Stages of shock NCLEX questions for nursing students!
This quiz will test your knowledge on all the stages of shock. Shock occurs when the body has experienced some type of injury or severe infection that cause the cardiac output to fall below the parameters needed to maintain tissue perfusion. This leads to cell hypoxia and eventually multiple organ dysfunction syndrome (MODS) and death.
Don’t forget to watch the lecture on shock before taking the quiz.
This quiz is part of an NCLEX review series.
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Stages of Shock NCLEX Questions
1. A patient is in hypovolemic shock. Select all the stages that a patient can enter when in shock:
The answers are: B, D, E, and G. There are FOUR stages of shock. They include (in order): Initial, Compensatory, Progressive, and Refractory.
2. During the __________ stage of shock, the signs and symptoms are very subtle. However, cells are experiencing _________ due to the lack of tissue perfusion, which causes the cells to switch from ___________ metabolism to _________ metabolism.
A. Proliferative, hyperoxia, anaerobic, aerobic
B. Initial, hypoxia, aerobic, anaerobic
C. Compensatory, hypoxia, anaerobic, aerobic
D. Fibrotic, hypoxia, aerobic, anaerobic
The answer is B. During the INITIAL stage of shock, the signs and symptoms are very subtle. However, cells are experiencing HYPOXIA (low oxygen), which causes the cells to switch from AEROBIC (with oxygen) metabolism to ANAEROBIC (without oxygen….there is none to really use) metabolism. This will produce a waste product called LACTIC ACID.
3. You’re caring for a patient who is experiencing shock. Which lab result below demonstrates that the patient’s cells are using anaerobic metabolism?
A. Ammonia 18 µ/dL
B. Potassium 4.5 mEq/L
C. Serum Lactate 9 mmol/L
D. Bicarbonate 23 mEq/L
The answer is C. A patient who is in shock will experience anaerobic metabolism because the cells can no longer use oxygen for energy due to the loss of tissue perfusion. Remember in shock, the cardiac output is too low to perfuse the cells of the organs and tissue. Therefore, the cells try to compensate by switching from aerobic metabolism to anaerobic, BUT this type of metabolism creates a waste-product called LACTIC ACID. A normal serum lactate is <1 mmol/L and lactic acidosis is >4 mmol/L.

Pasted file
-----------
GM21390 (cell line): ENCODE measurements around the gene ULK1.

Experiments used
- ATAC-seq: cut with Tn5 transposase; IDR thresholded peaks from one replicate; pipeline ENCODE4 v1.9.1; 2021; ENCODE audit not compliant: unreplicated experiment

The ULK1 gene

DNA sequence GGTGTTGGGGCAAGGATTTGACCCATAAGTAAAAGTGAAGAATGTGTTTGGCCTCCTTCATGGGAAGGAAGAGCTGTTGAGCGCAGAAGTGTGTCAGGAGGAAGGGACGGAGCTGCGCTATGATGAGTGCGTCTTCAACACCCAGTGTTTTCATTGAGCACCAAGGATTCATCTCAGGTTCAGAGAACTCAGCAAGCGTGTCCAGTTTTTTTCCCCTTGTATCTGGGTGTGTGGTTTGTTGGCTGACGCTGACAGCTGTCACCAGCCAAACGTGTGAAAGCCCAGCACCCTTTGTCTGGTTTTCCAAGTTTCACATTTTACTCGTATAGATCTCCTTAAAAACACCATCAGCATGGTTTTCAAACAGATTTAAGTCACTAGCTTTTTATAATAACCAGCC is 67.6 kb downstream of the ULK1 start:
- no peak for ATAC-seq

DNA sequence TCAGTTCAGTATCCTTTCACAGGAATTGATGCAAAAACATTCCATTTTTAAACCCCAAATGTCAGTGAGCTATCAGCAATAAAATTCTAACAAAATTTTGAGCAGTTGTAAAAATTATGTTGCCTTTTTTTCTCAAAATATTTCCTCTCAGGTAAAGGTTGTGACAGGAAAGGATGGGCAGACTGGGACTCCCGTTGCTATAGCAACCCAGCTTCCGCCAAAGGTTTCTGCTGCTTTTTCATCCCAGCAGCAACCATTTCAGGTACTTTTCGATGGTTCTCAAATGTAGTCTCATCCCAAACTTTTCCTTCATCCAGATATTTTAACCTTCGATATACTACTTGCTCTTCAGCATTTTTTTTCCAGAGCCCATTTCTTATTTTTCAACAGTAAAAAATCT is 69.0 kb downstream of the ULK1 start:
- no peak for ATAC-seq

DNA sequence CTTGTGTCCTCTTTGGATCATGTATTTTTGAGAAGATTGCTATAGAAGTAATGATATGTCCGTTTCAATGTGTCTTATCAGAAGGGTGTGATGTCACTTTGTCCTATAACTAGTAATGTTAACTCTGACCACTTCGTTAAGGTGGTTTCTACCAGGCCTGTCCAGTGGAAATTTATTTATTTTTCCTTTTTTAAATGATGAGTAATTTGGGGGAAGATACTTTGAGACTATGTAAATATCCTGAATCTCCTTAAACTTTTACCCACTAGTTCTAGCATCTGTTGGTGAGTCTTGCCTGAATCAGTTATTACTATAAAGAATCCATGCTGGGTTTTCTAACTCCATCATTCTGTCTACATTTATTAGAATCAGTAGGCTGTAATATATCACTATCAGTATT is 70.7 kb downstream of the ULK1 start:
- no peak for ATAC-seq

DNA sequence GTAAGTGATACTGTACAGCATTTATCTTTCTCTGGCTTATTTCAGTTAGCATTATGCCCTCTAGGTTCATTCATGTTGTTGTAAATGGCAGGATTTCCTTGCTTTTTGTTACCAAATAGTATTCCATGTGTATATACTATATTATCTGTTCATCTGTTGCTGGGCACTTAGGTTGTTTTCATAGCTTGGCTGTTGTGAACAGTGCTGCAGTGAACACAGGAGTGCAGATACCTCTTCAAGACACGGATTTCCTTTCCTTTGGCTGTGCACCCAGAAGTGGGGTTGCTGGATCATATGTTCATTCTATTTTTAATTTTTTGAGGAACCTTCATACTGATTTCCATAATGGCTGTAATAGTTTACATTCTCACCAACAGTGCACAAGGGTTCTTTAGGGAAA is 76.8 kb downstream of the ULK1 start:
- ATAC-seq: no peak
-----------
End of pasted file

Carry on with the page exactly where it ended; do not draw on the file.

4. During what stage of shock does the body attempt to utilize the hormonal, neural, and biochemical responses of the body?
The answer is D: the compensatory stage.
5. Which statements are INCORRECT about the compensatory stage of shock. Select all that apply:
A. This stage is reversible.
B. During this stage blood is shunted away from the kidneys, lungs, skin, and gastrointestinal system to the brain and heart.
C. During this stage blood flow to the kidneys is reduced, which causes the kidneys to activate the renin-angiotensin system, and this will lead to major vasodilation to the arterial and venous system.
D. One hallmark sign of this stage is that there is an increase in capillary permeability.
E. A patient is at risk for a paralytic ileus during this stage.
The answers are: C and D. These options reflect INCORRECT statements about the compensatory stages and all the other stages are TRUE about this stage. Option C is wrong because although the kidneys activate the RAS, this does NOT lead to vasodilation but VASOCONSTRICTION to the arterial and venous system. Option D is wrong because this is a hallmark sign in the PROGRESSIVE stage not compensatory.
6. During shock, when a patient experiences a drop in cardiac output, the body tries to compensate by stimulating the sympathetic nervous system, which causes the release of _________ and ________. This will lead to?
A. acetylcholine and dopamine, vasodilation
B. epinephrine and norepinephrine, vasodilation
C. dopamine and epinephrine, vasoconstriction
D. norepinephrine and epinephrine, vasoconstriction
The answer is D. When a patient in shock experiences a drop in blood pressure (due to a drop in cardiac output), the baroreceptors (in the carotid and aortic arch) will sense this and stimulate the sympathetic nervous system. The SNS will release the neurotransmitters NOREPINEPHRINE and EPINEPRHINE and this will lead to VASOCONSTRICTION. By causing constriction of the vessels, it will temporarily increase cardiac output by increase the blood pressure and heart rate, which will in turn increase perfusion to cells.
7. When the body is attempting to compensate for shock the adrenal cortex will release aldosterone due to the presence of angiotensin II. Select all the effects aldosterone will have on the body in attempt to increase cardiac output and maintain tissue perfusion:
A. Increase blood volume
B. Causes the kidneys to keep sodium and water
C. Causes the kidneys to excrete sodium and water
D. Cause the urine to have a low osmolality